A 12-year-old Pakistani Christian girl, who disappeared in November, was abducted, forced to convert to Islam and marry her abductor, according to her father.
Elisha, daughter of Iqbal Masih, appeared in the High Court in Islamabad, Pakistan’s capital, on Thursday 8 February, where she introduced herself by a new Muslim name but told the judge, Shaukat Aziz Siddiqui she had embraced Islam “for the purpose of marriage only”, a local newspaper reported.
Her father has brought charges against a Muslim man named Qadeer Ismail, who was recorded as aged 20 on the marriage certificate but who Iqbal Masih says is older. Elisha was recorded as 18 on the marriage certificate, but her father showed the police a copy of her birth certificate, which shows that she will not turn 13 until May.
In Pakistan men must be 18 to marry, and girls 16. Formalising a marriage between persons younger than this can result in a fine equivalent to roughly 500 US dollars.
Masih’s lawyer, Shakir Javaid, told World Watch Monitor that the magistrate, Waseem Ahmed Khan, ordered an ossification test to establish the girl’s age, following which he ordered the arrest of the cleric who presided over the marriage.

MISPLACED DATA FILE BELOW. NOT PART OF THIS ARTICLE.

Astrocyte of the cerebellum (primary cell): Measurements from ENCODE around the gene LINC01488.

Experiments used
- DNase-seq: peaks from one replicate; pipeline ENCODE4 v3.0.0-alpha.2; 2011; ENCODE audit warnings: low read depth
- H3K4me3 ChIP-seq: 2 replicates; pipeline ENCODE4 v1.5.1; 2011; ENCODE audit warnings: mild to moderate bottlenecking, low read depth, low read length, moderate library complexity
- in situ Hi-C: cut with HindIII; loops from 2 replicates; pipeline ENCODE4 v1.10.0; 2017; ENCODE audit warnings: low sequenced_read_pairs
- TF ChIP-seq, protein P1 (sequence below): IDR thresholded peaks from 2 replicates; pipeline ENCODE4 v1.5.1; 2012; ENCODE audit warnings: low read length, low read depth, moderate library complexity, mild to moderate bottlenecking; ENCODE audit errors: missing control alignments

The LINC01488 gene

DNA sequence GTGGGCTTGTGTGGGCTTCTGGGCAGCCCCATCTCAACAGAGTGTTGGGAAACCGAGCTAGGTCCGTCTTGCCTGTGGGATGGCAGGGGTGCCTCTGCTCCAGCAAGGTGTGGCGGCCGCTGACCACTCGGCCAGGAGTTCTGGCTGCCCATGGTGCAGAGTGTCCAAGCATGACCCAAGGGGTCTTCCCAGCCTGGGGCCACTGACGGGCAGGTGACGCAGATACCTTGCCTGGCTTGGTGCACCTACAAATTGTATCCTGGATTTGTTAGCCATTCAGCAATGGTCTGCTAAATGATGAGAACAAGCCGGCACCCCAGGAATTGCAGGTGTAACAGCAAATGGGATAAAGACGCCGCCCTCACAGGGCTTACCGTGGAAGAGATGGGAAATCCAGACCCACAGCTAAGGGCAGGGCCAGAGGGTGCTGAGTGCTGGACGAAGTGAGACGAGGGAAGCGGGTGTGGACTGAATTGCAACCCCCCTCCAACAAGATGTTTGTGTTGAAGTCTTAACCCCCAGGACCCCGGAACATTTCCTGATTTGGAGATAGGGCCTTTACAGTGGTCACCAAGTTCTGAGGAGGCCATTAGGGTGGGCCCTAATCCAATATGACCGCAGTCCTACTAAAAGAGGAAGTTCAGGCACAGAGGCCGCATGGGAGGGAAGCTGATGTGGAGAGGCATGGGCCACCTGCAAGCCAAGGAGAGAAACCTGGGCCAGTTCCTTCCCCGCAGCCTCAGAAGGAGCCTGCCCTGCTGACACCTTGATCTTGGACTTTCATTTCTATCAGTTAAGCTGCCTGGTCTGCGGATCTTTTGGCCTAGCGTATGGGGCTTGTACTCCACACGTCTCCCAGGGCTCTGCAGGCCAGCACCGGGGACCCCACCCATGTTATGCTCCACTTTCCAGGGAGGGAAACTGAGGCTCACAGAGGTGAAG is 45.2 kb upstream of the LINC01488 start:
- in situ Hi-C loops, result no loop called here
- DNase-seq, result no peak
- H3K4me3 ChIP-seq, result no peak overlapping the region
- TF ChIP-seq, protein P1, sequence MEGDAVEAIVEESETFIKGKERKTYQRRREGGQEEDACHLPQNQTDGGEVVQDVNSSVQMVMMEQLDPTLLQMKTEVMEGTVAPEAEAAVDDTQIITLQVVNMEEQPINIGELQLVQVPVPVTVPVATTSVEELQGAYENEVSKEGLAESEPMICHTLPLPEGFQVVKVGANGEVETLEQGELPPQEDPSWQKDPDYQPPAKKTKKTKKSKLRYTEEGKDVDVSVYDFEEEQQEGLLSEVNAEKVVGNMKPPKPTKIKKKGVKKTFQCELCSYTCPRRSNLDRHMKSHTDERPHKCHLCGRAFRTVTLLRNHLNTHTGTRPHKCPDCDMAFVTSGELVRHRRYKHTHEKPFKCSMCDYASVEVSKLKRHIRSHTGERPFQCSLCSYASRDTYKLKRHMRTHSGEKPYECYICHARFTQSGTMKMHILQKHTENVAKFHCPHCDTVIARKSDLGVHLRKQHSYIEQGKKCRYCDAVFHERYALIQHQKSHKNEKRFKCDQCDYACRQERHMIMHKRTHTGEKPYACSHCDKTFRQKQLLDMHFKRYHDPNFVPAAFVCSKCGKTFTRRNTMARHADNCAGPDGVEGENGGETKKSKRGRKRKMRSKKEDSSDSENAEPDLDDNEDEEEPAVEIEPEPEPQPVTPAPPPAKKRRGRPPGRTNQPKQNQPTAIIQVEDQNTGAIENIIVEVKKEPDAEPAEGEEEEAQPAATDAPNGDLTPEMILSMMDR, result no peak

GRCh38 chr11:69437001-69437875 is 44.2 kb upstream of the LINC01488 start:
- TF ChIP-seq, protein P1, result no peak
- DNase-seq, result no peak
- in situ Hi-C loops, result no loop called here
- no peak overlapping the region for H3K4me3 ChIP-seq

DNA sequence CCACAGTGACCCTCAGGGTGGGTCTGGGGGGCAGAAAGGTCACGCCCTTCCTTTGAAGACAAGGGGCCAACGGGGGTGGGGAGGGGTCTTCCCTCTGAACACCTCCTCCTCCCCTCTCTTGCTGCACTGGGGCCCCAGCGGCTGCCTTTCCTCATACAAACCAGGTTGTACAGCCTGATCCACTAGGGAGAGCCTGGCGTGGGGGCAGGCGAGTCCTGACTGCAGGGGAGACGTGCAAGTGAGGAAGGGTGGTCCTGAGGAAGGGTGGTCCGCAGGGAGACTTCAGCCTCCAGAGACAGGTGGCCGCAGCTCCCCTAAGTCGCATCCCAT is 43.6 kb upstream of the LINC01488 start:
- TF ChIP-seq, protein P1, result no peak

Following his daughter’s disappearance, Masih, a labourer who lives in Pindorian, Islamabad, went to the police and asked them to register that she had been abducted, but Masih told World Watch Monitor the police refused.
“A man from our locality then came to me and handed certificates of conversion and solemnisation of marriage to me and told me to get them read,” Masih told World Watch Monitor. “Then I took the certificates and Elisha’s birth certificate to the police station and urged them to register a criminal case.”
But in a bizarre turn of events, Masih and his wife then found themselves detained by the police.
“In order to stop us from going to seek legal assistance in this matter, Ismail’s family got my wife and I locked up in the local police station for a day after filing false charges,” he told World Watch Monitor. “Which is why since November I am now living with my relatives and leading life in hiding.”
Masih further alleged that “after Elisha was handed over to us by the court, Ismail’s family is threatening dire consequences if the case is not withdrawn and Elisha not returned”.
At the High Court on Thursday, Elisha was asked whether she knew anything about Islam.
“When asked who Jesus Christ was, she said he was a prophet,” Masih’s lawyer told World Watch Monitor. “When the judge asked if she knew any other prophet, she said she didn’t. The judge then asked if she was educated and she replied that she hadn’t been to school.”
Justice Shaukat Aziz Siddiqui described her conversion as “inducement and compulsion”.
“But Ismail and the other culprits have obtained pre-arrest bail orders,” Masih’s lawyer explained. “Now I am going to contest their bails on the fresh orders by the Islamabad High Court that this marriage was a forcible conversion.”
The Sindh Assembly passed a bill against forced conversion, but it was withdrawn in December 2016 following pressure from Islamic clerics.